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Access: What Is It?

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What exactly is Access?

Access is a powerful desktop or file-based database engine. Able to hold millions of records, supports referential integrity, provides unique and multi-field indexing, cascades changes and deletions throughout the data store, embeds attachments, and much more, -- Access' Jet engine packs one mighty little punch, -- all while being self-contained in a single file.

It is also a RAD (Rapid Application Development) tool used to build complex user interfaces. Need to visualize data? Access is the tool for you. Able to provide rich user interfaces, exposes an intuitive designer surface, consume ActiveX and COM objects, embed graphics and charts, and natively bind data sources to forms and reports, -- Access is a powerful and fast application builder.

It is a data integrator that can easily attach to and manipulate information from many different sources. Have disparate data sources? Need to use them as one? Enter Microsoft Access. Hands down the easiest data aggregator on the block. Able to connect effortlessly to SQL Server, MySQL, Oracle, SharePoint, Outlook, Excel, Paradox, any ODBC enabled data store, even text files -- you'll never look back.

It is a powerful Report Writer. Able to produce complex reports with embedded graphics, charts, grouping levels, aggregation, and much more. Need to impress your boss? Access' report writer can churn out professional and amazing looking reports in no time flat.

With power comes responsibility

Mention the name "Access" in an IT crowd and you're likely to get mixed feelings about its usefulness. It's very unfortunate that this product has been the victim of urban myth for so long. Views range from it being a "toy" database, to it being unsecure, or simply that is a nightmare to administer. While it does have its limitations, Access can be a very powerful tool in the hands of the skilled developer.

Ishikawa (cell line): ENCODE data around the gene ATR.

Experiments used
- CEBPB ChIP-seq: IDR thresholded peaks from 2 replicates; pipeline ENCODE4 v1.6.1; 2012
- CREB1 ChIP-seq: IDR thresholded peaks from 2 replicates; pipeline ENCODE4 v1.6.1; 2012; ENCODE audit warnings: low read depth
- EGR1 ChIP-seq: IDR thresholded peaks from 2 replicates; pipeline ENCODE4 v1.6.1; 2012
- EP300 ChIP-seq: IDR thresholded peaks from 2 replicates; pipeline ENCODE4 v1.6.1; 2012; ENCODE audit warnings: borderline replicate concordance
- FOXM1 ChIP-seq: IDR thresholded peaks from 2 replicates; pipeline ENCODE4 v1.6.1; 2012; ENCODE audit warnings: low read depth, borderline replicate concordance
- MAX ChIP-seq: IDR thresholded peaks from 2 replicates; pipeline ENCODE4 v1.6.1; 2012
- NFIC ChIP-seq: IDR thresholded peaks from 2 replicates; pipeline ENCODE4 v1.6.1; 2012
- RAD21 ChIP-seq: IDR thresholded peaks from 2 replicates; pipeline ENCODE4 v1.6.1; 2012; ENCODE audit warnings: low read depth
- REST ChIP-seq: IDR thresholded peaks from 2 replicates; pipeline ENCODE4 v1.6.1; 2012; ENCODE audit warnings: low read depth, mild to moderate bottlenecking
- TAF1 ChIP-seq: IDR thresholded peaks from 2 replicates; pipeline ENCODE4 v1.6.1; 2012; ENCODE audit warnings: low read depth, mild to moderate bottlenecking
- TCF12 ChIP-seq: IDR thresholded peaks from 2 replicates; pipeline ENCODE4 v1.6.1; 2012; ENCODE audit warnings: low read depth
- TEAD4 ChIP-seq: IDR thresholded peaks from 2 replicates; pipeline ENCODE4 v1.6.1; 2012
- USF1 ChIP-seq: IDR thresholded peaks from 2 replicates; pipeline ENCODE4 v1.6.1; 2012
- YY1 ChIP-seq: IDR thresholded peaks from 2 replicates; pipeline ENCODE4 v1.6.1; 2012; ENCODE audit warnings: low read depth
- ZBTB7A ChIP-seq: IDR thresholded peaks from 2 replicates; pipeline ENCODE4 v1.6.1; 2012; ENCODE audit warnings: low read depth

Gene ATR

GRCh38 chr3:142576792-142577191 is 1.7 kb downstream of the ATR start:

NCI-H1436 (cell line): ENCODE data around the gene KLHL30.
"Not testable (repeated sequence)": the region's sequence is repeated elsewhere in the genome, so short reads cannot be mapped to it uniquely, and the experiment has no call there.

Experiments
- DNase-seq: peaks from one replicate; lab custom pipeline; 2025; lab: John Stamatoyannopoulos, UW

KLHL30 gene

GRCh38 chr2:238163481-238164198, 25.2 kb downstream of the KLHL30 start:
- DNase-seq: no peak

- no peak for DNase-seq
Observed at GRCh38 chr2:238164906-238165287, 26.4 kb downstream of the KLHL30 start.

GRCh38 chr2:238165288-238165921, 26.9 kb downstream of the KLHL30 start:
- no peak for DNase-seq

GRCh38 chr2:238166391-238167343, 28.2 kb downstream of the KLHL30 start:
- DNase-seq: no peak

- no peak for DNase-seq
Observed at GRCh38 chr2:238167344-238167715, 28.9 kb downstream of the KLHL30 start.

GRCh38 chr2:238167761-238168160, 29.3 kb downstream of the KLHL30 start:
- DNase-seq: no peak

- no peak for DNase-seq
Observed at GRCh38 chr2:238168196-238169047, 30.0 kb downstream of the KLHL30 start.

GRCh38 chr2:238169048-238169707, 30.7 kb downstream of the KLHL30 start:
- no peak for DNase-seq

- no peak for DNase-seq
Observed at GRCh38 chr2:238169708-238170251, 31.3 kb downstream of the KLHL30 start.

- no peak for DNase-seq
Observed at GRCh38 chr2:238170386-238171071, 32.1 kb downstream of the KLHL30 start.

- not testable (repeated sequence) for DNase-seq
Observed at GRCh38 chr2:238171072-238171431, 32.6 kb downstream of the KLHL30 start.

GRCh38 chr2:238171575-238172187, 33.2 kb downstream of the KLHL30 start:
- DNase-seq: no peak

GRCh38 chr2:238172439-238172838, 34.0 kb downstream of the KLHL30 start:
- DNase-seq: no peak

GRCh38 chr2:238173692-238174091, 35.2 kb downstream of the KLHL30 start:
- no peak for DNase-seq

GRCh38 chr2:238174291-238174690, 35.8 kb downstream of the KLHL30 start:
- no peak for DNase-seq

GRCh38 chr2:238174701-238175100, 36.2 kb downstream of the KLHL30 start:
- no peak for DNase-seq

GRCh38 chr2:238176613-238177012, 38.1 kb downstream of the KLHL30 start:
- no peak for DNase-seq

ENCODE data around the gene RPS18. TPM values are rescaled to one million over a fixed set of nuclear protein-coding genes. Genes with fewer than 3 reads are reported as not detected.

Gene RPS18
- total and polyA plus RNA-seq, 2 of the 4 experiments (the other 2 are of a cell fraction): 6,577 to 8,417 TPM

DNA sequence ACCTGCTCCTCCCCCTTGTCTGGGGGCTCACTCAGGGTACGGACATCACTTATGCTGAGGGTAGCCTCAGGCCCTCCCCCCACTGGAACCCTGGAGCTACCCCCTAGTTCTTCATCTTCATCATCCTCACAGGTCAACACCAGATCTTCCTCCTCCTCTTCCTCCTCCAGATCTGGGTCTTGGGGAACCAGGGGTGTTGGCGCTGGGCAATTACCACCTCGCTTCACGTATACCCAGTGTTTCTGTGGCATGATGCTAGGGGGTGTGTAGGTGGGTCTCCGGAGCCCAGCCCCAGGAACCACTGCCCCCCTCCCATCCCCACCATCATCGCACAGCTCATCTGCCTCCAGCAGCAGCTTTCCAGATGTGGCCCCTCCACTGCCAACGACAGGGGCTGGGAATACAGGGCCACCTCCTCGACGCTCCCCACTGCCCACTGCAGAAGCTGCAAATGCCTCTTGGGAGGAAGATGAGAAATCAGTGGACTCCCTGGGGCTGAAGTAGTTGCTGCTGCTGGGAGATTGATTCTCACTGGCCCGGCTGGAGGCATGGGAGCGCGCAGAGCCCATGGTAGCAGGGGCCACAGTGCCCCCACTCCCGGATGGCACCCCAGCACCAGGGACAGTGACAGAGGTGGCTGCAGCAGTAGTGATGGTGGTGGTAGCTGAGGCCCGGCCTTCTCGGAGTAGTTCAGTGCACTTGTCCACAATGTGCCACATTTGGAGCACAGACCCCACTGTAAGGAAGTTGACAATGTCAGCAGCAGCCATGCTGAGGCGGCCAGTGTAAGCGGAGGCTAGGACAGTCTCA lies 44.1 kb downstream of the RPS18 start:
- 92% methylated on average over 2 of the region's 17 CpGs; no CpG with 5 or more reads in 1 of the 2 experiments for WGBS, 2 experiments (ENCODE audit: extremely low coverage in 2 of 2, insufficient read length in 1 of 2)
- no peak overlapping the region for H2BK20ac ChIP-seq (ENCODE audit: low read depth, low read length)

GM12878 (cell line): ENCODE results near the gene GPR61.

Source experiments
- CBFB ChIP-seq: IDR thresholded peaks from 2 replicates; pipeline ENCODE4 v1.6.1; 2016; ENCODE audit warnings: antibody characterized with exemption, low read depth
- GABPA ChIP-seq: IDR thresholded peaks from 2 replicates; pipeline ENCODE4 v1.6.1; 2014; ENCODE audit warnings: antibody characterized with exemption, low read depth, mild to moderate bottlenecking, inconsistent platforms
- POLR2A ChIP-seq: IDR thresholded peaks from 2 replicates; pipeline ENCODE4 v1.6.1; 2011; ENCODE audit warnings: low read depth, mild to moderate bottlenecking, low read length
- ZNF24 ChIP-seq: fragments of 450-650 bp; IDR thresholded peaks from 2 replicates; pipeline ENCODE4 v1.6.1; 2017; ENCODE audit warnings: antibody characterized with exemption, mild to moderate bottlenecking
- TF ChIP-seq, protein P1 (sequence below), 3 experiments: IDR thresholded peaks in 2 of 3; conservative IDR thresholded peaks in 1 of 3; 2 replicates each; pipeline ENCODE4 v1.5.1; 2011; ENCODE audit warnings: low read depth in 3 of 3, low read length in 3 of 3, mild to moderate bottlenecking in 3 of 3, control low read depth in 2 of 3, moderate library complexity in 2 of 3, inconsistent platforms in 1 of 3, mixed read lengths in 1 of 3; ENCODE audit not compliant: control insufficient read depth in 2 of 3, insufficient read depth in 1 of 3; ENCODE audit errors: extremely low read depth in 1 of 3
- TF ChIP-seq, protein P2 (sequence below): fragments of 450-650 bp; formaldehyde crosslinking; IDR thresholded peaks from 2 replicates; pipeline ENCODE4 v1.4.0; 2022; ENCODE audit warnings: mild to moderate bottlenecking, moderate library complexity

Microsoft Access (now branded Microsoft Office Access since version 2007) is part of the Office Suite of products. This packaging strategy puts Access on the desktops of millions of users around the globe. With this high level of availability, it's no wonder why it gets used -- and unfortunately abused -- by so many. But I suppose that is true of anything. Put a powersaw and a nailgun in the hands of the inexperienced and who knows what you'll end up with!

Access can also be distributed as a RunTime version. This means that even users who do not have the Office Suite or Access can use a fully functional application.

The Interworkings

Encased in that single .MDB file (or .ACCDB in Access 2007 and above) are really two separate and distinct things:

  • A relational database storage and retrieval engine (Jet)
  • A GUI (Graphical User Interface) building tool

The thing that confuses most people is that either component can be used independently or in unison. In other words, you can just use the database part of Access and build the GUI with another language like VB.NET, or you can use the GUI designer and attach to a different data store, such as SQL Server, or you can use Access as the complete package, both the frontend and the backend.